He makes fun of bandwagon fans

Ever meet a Seahawks fan outside of Washington state before 2005? No? Me neither. It’s not hard to figure out who jumped on a bandwagon when a team started to get good. Riggle shows what we all already know about every team’s fan base — and a city’s sports culture.

He’s not afraid of making fun of anything

Old TV, new TV, networks, sports, teams, fans, rivalries, personalities, players, history, politics, and Jay Glazer – they’re all targets for Rob Riggle.

Catch Riggle’s Picks every week in the fall on Fox NFL Sunday, usually about twenty minutes before the NFL games air.

MIGHTY TRENDING

The Coast Guard’s only heavy icebreaker took a frigid beating

The U.S. Coast Guard’s only operational heavy icebreaker, the Polar Star, recently completed a mission to cut a resupply channel through Antarctic ice in the Ross Sea, but the ship’s 150-strong crew grappled with engine failure and flooding during the trip.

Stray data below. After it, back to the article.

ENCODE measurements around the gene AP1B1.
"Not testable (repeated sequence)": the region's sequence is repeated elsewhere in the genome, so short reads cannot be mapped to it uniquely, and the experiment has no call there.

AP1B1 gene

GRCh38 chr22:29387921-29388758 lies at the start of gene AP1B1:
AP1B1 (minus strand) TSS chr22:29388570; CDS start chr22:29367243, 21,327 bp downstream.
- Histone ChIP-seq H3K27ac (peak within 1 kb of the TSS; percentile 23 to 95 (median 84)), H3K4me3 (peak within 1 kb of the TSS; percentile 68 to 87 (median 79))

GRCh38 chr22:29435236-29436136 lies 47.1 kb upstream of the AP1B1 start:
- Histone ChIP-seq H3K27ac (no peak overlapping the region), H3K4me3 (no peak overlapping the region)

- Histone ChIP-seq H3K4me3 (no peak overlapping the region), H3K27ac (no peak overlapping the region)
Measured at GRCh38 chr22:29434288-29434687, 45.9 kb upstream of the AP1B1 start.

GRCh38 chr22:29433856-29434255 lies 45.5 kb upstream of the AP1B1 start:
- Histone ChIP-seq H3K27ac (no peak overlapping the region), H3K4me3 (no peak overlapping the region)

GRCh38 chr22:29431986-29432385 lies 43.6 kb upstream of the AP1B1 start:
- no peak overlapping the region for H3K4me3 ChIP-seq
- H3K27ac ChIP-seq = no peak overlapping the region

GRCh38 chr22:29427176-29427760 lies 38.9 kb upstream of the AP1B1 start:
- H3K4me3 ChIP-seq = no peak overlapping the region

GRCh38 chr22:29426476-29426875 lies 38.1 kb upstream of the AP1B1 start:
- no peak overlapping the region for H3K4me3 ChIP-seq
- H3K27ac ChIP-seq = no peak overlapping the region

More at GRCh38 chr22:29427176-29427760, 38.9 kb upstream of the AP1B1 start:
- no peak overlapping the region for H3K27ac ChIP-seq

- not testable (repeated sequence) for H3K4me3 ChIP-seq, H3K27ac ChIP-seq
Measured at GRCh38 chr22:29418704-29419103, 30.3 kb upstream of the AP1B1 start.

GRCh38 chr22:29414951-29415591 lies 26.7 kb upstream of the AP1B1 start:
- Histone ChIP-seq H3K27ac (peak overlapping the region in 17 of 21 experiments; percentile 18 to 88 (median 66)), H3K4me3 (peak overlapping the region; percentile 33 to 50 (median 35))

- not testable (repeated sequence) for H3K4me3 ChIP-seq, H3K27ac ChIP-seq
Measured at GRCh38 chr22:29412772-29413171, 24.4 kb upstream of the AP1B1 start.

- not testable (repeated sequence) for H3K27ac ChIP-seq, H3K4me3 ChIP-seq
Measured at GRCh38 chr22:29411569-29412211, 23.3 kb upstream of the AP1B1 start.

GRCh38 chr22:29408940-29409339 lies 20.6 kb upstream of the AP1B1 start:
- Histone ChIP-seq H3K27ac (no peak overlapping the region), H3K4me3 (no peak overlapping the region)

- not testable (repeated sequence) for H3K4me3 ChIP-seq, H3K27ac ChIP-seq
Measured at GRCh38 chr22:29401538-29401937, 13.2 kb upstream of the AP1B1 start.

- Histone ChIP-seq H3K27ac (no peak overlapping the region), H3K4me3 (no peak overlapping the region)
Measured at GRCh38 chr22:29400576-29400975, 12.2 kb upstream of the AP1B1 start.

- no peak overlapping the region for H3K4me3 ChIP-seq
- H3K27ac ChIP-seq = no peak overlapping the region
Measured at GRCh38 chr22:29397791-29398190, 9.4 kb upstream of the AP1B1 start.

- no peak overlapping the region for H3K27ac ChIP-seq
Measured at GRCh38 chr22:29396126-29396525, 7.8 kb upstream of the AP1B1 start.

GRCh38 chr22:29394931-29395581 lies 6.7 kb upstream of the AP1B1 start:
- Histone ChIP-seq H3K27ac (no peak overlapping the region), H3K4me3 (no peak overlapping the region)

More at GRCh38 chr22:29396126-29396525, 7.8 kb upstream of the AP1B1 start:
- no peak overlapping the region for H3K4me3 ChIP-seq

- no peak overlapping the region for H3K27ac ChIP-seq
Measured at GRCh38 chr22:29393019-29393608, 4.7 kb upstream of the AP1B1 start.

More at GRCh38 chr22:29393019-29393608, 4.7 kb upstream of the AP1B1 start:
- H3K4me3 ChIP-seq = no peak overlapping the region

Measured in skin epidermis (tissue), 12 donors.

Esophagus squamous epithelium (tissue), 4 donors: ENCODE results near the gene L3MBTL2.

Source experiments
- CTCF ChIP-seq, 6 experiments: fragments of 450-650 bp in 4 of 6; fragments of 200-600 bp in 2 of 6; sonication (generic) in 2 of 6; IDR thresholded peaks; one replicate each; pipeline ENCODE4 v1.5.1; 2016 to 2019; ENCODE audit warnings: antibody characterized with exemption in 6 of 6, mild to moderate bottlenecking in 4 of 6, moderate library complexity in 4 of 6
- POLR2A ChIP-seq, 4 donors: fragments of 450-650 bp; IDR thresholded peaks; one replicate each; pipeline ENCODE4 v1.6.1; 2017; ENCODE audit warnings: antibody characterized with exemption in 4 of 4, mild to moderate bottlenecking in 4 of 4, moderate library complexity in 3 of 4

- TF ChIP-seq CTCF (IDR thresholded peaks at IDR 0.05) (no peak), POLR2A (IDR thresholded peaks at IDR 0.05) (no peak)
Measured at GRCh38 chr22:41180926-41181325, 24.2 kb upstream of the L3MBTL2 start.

The Seattle-based Polar Star left port in December for Antarctica to support Operation Deep Freeze 2018, the U.S. military’s contribution to the U.S. Antarctic Program, which is run by the National Science Foundation. The Polar Star was charged with clearing a path through 15 miles of ice — some of it up to 10-feet thick.

The Polar Star traveled through nearly 300 miles of pack ice before it reached fast ice, which is ice that’s actually connected to Antarctica, on Jan. 8, the Coast Guard said. After passing through the fast ice, the Polar Star reversed course to break the ice up further, clearing a channel for resupply ships.

McMurdo Station, opened in December 1955, is the largest Antarctic station, located on the solid ground farthest south that is accessible by ship. (Christopher Woody/Google Maps)

“Although we had less ice this year than last year, we had several engineering challenges to overcome to get to the point where we could position ourselves to moor in McMurdo,” Polar Star commanding officer Capt. Michael Davanzo told Maritime Executive.

On Jan. 11 2018, there was a failure in one of the ship’s three main gas turbines, which produce the power needed for the ship’s propellers to break up thick, multi-year accumulations of ice. The Polar Star’s crew traced the problem to a programming error between the engine and the ship’s electrical system — which, like much of the ship, dates back to the 1970s.